One of the ravens flies over so Aki will chase it. Aki growls but won’t chase, even after the raven takes flight. It lands a few away and looks a little put out. A half dozen other ravens sulk while we pass. One, who might not have seen us approach, flutters its feathers, making snowflakes fly.
For the past few weeks, Aki and I have spotted a pair of Sitka blacktail deer does walking near a road that leads to Sheep Creek. We drove out there this morning to walk around a delta exposed by the low tide. We didn’t see any deer along the road or even any had eagles.
It had snowed while the tide retreated early this morning. Today’s incoming tide will melt the fallen snow. But now, with the tide at its lowest, a thin blanket of white still coveres the exposed beach. The snow enriches the view by emphasizing the curves and dips of the tidal ridges. I can’t remember seeing this before.
We walked out to the edge of the now exposed wetlands and then to the beach’s end, where amateur gold miners have parked their makeshift dredges. One was made from the body of a tired looking pickup truck.
A collection of eagles and ravens had gathered along the road side. We drive past them on our way back to town. I stop the car and head toward the collection of hungry bird. They let me get within twenty feet before flying to roosts across the road. Then I spotted one of our Sitka black tailed deers lying dead on roadside snow now tramped by the thorny feet of the hungry birds.
Aki doesn’t act like this is her 14th birthday. She is planted on a very slippery ice, waiting for me to drop a bag of her poop into a bearproof garbage can. After I return, she and my wife walk off the ice and onto a snow free Basin Road.
In less than a block ice and slick snow again covers the road. It will be this way as we travel up the road up to Gold Creek crossing and then walk onto the newly reopened Flume Trail. It’s been shut down for the last two years for repairs. The last time we walked it in winter, twenty-footlong icicles hung from the bottom of parts of the flume. We see none today because they finally patched the leaks.
The flume carries water from the Gold Creek Valley to a tiny hydro plant near the Indian Village. The plant can continue to deliver electricity to Juneau town if landslides stop the main power lines.
Aki walks along the flume trail until we reach a patch with ice, rather than snow. Then, she throws on the breaks. My wife and I try to talk her into continuing. But she won’t move. Frustrated, I look above her and see forty knot winds pushing cloud of snow off the sides of Mt. Roberts. If the wind shifts, Aki and her people might get the big chill. The little dog is picked up and carried down the now slippery trail. Think of this as an early present little dog.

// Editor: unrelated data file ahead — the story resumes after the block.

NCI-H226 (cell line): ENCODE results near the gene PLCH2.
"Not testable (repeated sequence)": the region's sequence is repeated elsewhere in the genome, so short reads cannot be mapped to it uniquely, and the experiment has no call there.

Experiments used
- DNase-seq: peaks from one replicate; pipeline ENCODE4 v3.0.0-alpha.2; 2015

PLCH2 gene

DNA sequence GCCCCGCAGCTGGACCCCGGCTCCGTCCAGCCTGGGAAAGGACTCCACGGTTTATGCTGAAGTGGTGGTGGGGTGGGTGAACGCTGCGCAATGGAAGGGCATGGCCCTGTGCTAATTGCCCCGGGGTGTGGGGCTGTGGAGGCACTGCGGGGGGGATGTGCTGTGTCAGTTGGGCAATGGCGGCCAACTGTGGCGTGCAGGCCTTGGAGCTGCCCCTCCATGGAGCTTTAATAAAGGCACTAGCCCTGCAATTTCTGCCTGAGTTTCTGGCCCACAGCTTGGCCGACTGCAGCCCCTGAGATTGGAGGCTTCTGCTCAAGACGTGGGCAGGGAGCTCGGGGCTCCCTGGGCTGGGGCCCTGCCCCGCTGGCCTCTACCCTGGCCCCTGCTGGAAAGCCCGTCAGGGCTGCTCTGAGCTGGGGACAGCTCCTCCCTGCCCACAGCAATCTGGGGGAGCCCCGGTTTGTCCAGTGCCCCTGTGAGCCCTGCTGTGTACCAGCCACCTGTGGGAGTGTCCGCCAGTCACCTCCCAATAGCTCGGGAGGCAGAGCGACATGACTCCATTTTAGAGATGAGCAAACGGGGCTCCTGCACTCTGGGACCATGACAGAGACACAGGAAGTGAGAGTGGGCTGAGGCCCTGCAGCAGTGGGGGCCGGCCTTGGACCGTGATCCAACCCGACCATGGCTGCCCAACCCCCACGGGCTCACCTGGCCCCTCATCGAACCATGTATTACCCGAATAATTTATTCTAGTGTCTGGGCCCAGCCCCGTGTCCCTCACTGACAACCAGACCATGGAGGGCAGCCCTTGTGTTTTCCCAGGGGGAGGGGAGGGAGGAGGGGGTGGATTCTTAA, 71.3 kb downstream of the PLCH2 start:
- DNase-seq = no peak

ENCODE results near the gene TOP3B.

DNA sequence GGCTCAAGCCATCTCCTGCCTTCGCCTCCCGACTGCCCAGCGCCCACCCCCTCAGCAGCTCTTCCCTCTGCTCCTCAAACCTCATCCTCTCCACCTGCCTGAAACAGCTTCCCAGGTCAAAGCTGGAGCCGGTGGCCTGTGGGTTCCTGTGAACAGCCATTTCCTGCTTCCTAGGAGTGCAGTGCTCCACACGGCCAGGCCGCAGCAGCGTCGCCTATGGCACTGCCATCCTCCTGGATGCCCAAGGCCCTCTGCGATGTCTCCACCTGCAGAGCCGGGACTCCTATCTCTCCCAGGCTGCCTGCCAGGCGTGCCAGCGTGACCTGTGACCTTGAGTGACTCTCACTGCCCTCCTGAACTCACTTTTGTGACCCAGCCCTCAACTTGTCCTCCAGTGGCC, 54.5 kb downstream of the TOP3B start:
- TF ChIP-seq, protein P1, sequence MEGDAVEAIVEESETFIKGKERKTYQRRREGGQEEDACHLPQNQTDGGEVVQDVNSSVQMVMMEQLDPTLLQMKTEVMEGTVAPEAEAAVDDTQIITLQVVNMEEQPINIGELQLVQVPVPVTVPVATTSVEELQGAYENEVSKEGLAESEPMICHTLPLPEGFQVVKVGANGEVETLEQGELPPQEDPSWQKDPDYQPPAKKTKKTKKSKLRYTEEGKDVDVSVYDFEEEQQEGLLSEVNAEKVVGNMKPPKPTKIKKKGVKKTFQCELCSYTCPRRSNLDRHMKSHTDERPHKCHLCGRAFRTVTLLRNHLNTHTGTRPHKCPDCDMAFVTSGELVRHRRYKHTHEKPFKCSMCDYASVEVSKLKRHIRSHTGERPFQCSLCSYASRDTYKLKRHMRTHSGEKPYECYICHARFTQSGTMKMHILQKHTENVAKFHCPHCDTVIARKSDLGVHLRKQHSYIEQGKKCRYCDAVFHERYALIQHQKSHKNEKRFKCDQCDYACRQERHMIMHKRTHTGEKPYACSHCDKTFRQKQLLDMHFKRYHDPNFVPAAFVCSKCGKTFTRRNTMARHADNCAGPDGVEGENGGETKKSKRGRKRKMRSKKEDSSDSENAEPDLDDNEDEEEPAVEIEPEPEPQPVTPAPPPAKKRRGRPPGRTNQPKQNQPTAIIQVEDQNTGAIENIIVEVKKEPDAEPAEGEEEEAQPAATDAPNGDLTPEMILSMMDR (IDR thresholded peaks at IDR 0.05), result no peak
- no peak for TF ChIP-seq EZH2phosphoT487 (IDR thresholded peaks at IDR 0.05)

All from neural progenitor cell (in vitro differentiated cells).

Accepting the promise for sunshine by the weatherman, I headed out to the Rain Forest Trail with Aki in Tow. After crossing the Douglas Island Bridge, we drove north on the Douglas Highway. There were few cars on the highway but a lot of wildlife close to its border.
Eagles and ravens flew over the car during the first nine miles of the drive. Oddly we didn’t see any eagles after we reached the North Douglas boat ramp. From there until we almost reached the trailhead, we had an unrestricted view of Fritz Cove and Stephens Passage. The water was dotted with gulls and ducks. A tight congregation of sea lions harvested small fish just off the shore.
We drove to the Rain Forest trailhead and made our way down the icy trail. It led up to an open patch of ocean which was being used by a humpback whale to feed. The whale moved past a large black mass shaped like a very large ball. The incoming tide carried it up channel at about the same speed as the whale. I wondered whether it once was another whale, maybe an orca, now floating dead weight on the tide.
Aki and her other owner just crossed the shrinking dry path that will allow them to avoid being soaked by the incoming tide. A judgmental crow keeps me from immediately following them. It lands two meters away on a piece of ground about to be covered by tidal waters. Having crossed the disappearing spot without getting my boots wet, I stop to watch the bratty bird.
The crow holds it ground, seemingly ignoring me and the incoming tide. Seconds before he is inundated with ocean water, he flies away. I take a few seconds to photograph his rescue, then look down to spot flooding tide waters about to soak my boots. He is not the first crow that tried to trick me. More than one has succeeded.
The friends of the surley crow have been drawn to Sheep Creek, where four bald eagles were fighting over a scrap of meat. As is usual, one of the eagles is pulling chunks of feed off the carcass while the other eagles watch. So do a gang of crows. One or two of the crows try to sneak up on the munching eagle but can’t snatch away any food. Maybe that is why the other eagles keep nearby where they can chase off any crow willing to cross the line.